Asguaard ReviewMartin Zmijewski
Upon seeing the title, Asguaard, I originally thought it would be a game set in Norse mythology. Sure the title is spelled differently than the land from Norse mythology I still imagined the game would have something to do with the mythology. After only a few minutes of playing I realized it would have nothing to do with Norse mythology, fortunately it did turn out to be an interesting game filled with hours and hours of game play. And a great throw-back to the days of old school RPGs.
The game begins as the main character, Glen unless you choose to change the name, wakes up in a strange cottage with no memory of where he is. After wondering through the mountains he collapses to wake up surrounded by a bunch of dwarves. You quickly discover that the dwarves and fairies of the land summoned a human to save their world from a great evil that has been unleashed. The dwarves believe they do not possess a soul. Since humans have been granted a soul the people of Asguaard believe a human is the only person who can save their land. After stumbling on a second human, Rayanne, the result of a previously attempt of summoning a human thought to have failed you begin the long journey to rid the world of the evil unleashed when Pandora's Box was open.
There are only a handful of characters for the player to control, Glen, Rayanne, Grom the dwarf, and Luby a unicorn. While I often enjoy tons of diverse playable characters in a RPG the limited number in Asguaard allows them to be fleshed out so much more. Glen is the cocky teenager who cracks jokes from the real world where he came from who grows into a strong hero. Rayanne is a frightened young girl who wants nothing more than to return to her home but in return develops into a strong character who helps save the world. Then there is Grom the dwarf and thought he believes he has no soul he proves his worth as the teacher and guide to Glen and Rayanne on their quest. Even the villains are interesting, though sometimes comically over the top.
Asguaard is filled with countless hours of game play. While the main story probably takes about 40 hours to complete there are many things that would pull most players away from it. Most people who play this game are going to be the type of person who would wish to wander off and explore the world. And Asguaard offers many opportunities to do so. There are many new abilities to discover or upgrade and tons of treasure and stronger weapons hidden deep in random caves or dungeons. The dungeons alone are expansive, requiring some time just to get through, with countless twists and turns, some leading to treasure or a boss or a way out, others a dead end.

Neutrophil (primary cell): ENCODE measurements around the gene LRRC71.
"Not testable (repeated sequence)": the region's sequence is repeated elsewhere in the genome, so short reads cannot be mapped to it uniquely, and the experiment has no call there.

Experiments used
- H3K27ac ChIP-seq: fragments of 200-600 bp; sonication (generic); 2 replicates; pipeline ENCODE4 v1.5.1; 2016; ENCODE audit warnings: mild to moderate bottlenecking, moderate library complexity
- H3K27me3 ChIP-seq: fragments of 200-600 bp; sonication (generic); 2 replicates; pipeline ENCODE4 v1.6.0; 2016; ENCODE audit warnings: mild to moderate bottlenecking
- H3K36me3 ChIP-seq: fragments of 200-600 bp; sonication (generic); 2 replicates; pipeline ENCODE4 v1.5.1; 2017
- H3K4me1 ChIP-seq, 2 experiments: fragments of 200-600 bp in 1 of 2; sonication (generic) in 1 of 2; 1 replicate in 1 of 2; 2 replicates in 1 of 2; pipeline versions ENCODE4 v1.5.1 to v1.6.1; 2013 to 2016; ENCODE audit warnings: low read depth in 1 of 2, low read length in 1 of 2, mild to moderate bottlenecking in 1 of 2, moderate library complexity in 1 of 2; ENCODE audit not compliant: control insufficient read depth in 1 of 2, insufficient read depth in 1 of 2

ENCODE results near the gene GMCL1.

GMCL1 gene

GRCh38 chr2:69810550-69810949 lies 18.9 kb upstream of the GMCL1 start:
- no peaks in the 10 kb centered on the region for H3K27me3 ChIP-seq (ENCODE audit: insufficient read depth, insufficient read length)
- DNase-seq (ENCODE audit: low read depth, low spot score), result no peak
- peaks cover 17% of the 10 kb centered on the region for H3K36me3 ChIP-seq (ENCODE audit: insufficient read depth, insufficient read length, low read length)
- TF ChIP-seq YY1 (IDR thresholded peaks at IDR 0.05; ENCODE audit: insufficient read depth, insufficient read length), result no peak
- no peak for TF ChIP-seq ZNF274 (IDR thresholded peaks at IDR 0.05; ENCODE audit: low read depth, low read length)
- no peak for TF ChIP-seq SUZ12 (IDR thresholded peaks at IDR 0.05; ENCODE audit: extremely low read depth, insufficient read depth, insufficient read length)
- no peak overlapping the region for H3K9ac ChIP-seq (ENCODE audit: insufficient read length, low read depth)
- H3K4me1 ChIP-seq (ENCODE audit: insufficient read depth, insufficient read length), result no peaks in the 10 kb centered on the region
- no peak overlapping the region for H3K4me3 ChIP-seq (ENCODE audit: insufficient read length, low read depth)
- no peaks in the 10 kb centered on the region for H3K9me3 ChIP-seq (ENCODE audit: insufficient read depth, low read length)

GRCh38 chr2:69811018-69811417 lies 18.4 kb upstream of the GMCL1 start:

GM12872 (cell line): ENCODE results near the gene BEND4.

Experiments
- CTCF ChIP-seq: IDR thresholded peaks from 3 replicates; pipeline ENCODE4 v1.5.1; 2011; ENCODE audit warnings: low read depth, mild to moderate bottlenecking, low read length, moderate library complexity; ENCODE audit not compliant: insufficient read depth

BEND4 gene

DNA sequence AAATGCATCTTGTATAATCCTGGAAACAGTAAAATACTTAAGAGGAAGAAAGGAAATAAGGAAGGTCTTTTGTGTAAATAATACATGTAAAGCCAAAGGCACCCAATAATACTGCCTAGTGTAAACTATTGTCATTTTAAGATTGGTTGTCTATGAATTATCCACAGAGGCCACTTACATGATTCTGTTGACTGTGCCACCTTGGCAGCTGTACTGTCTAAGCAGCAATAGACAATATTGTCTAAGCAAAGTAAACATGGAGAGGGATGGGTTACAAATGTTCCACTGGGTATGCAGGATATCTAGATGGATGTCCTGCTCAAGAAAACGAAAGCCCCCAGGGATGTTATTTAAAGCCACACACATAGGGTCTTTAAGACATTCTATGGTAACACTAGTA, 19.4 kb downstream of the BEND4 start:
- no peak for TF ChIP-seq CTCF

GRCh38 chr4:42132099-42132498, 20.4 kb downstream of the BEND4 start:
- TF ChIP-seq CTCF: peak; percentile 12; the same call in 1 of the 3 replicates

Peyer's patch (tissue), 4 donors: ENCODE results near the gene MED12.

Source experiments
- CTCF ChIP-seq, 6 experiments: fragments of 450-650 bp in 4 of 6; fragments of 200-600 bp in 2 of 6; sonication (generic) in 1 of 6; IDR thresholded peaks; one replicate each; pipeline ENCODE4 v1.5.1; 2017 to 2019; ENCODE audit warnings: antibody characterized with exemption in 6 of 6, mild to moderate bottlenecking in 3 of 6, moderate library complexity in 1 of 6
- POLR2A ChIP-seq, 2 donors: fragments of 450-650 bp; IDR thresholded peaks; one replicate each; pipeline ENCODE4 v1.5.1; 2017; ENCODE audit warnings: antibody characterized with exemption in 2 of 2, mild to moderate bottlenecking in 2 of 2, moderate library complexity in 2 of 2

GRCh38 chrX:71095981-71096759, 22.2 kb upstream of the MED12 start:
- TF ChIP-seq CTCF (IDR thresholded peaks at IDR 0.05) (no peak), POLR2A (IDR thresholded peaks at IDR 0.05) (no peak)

Before starting off the game, like in many others, you are given the opportunity to choose the difficulty level. Asguaard contains the usual difficulty levels of easy, normal, and hard but than throws another at you, Story mode. This gives the player easier fights to blow through quickly so there is more time focusing on the story. Players can also choose how often they run into random fights, ranging from every 8 steps to every 40. Giving the poor and unimaginative battle system story mode might be the best choice. The battle system is a typical turn based fight with barely any challenge to it, even on normal mode which I used to play through the game. Even the graphics during battles were not very impressive. I feel that if there were some type of animation during the fights they would not have been so difficult to sit through. I would often find myself cringing as I ran into a random fight.
Though the story was interesting with its twists and turns there is one major problem with the game that made it difficult to get through and not the battle system I just mentioned. The dialogue was just bad and at times it felt unbearable. Being a fiction writer I know it can sometimes be difficult to create believable and engaging dialogue. Asguaard is just unbalanced when it comes to the writing. The story is deep and well thought out but then the dialogue just brings the whole thing down. The game could have benefited from some better dialogue. Well that and an editor, as there were numerous grammatical errors also. With that said thought the dialogue was not the best it did not hinder the player's ability to follow the story. I remember some of the dialogue in old RPG's being somewhat cheesy and often uninteresting but Asguaard is something different.
Despite the bad dialogue I stuck with the game. In the end I was glad I did, though others may not have the same patience. As a throw-back to the days of classic RPG's when playing a game meant doing just as much reading as getting through a long novel, an old school turn based battle system, and Anime inspired sprite-like character design Asguaard definitely succeeds. Playing Asguaard I was brought back to a time when I was much younger, when I was first discovering a good story could be the most important part of a game.
Disclosure: We are provided copies of games from the game companies for some games that we review.